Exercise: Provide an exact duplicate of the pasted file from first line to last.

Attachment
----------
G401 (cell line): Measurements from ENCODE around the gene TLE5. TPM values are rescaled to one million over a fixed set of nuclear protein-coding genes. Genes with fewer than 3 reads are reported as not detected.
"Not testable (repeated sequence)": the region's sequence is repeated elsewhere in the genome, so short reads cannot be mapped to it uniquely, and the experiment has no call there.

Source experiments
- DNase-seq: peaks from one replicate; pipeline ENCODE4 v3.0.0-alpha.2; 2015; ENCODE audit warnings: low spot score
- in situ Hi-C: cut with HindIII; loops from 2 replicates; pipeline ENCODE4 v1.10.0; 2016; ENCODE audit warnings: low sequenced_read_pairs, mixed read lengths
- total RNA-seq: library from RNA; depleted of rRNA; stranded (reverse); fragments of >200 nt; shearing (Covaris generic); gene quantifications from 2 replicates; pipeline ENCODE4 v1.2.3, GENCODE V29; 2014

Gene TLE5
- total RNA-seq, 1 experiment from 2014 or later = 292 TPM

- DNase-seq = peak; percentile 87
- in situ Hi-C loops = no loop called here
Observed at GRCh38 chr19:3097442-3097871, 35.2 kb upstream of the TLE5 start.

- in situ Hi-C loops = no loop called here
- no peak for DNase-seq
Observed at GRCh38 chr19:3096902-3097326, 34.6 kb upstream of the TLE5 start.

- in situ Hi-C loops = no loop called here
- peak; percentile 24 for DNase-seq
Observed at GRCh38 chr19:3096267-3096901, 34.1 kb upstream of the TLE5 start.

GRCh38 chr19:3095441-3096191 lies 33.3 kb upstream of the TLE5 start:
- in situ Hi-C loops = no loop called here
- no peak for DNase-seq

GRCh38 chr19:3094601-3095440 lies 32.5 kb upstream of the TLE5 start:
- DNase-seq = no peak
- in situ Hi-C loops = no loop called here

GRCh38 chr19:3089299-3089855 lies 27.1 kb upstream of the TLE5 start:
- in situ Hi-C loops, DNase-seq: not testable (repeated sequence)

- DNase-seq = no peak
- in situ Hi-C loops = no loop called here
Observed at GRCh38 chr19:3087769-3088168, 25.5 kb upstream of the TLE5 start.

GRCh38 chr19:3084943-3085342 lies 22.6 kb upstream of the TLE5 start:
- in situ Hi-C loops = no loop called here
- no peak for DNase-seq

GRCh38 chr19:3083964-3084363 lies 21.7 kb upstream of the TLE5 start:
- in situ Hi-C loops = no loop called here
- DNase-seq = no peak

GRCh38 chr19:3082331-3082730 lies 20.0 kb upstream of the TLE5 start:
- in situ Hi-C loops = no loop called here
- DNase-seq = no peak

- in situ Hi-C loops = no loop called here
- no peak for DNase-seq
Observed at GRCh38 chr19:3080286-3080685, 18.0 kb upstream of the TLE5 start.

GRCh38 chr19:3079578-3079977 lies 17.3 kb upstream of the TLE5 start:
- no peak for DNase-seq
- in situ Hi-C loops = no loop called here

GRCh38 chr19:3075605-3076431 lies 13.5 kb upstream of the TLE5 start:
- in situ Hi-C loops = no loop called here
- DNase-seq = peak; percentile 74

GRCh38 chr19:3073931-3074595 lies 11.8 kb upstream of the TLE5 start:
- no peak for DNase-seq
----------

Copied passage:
G401 (cell line): Measurements from ENCODE around the gene TLE5. TPM values are rescaled to one million over a fixed set of nuclear protein-coding genes. Genes with fewer than 3 reads are reported as not detected.
"Not testable (repeated sequence)": the region's sequence is repeated elsewhere in the genome, so short reads cannot be mapped to it uniquely, and the experiment has no call there.

Source experiments
- DNase-seq: peaks from one replicate; pipeline ENCODE4 v3.0.0-alpha.2; 2015; ENCODE audit warnings: low spot score
- in situ Hi-C: cut with HindIII; loops from 2 replicates; pipeline ENCODE4 v1.10.0; 2016; ENCODE audit warnings: low sequenced_read_pairs, mixed read lengths
- total RNA-seq: library from RNA; depleted of rRNA; stranded (reverse); fragments of >200 nt; shearing (Covaris generic); gene quantifications from 2 replicates; pipeline ENCODE4 v1.2.3, GENCODE V29; 2014

Gene TLE5
- total RNA-seq, 1 experiment from 2014 or later = 292 TPM

- DNase-seq = peak; percentile 87
- in situ Hi-C loops = no loop called here
Observed at GRCh38 chr19:3097442-3097871, 35.2 kb upstream of the TLE5 start.

- in situ Hi-C loops = no loop called here
- no peak for DNase-seq
Observed at GRCh38 chr19:3096902-3097326, 34.6 kb upstream of the TLE5 start.

- in situ Hi-C loops = no loop called here
- peak; percentile 24 for DNase-seq
Observed at GRCh38 chr19:3096267-3096901, 34.1 kb upstream of the TLE5 start.

GRCh38 chr19:3095441-3096191 lies 33.3 kb upstream of the TLE5 start:
- in situ Hi-C loops = no loop called here
- no peak for DNase-seq

GRCh38 chr19:3094601-3095440 lies 32.5 kb upstream of the TLE5 start:
- DNase-seq = no peak
- in situ Hi-C loops = no loop called here

GRCh38 chr19:3089299-3089855 lies 27.1 kb upstream of the TLE5 start:
- in situ Hi-C loops, DNase-seq: not testable (repeated sequence)

- DNase-seq = no peak
- in situ Hi-C loops = no loop called here
Observed at GRCh38 chr19:3087769-3088168, 25.5 kb upstream of the TLE5 start.

GRCh38 chr19:3084943-3085342 lies 22.6 kb upstream of the TLE5 start:
- in situ Hi-C loops = no loop called here
- no peak for DNase-seq

GRCh38 chr19:3083964-3084363 lies 21.7 kb upstream of the TLE5 start:
- in situ Hi-C loops = no loop called here
- DNase-seq = no peak

GRCh38 chr19:3082331-3082730 lies 20.0 kb upstream of the TLE5 start:
- in situ Hi-C loops = no loop called here
- DNase-seq = no peak

- in situ Hi-C loops = no loop called here
- no peak for DNase-seq
Observed at GRCh38 chr19:3080286-3080685, 18.0 kb upstream of the TLE5 start.

GRCh38 chr19:3079578-3079977 lies 17.3 kb upstream of the TLE5 start:
- no peak for DNase-seq
- in situ Hi-C loops = no loop called here

GRCh38 chr19:3075605-3076431 lies 13.5 kb upstream of the TLE5 start:
- in situ Hi-C loops = no loop called here
- DNase-seq = peak; percentile 74

GRCh38 chr19:3073931-3074595 lies 11.8 kb upstream of the TLE5 start:
- no peak for DNase-seq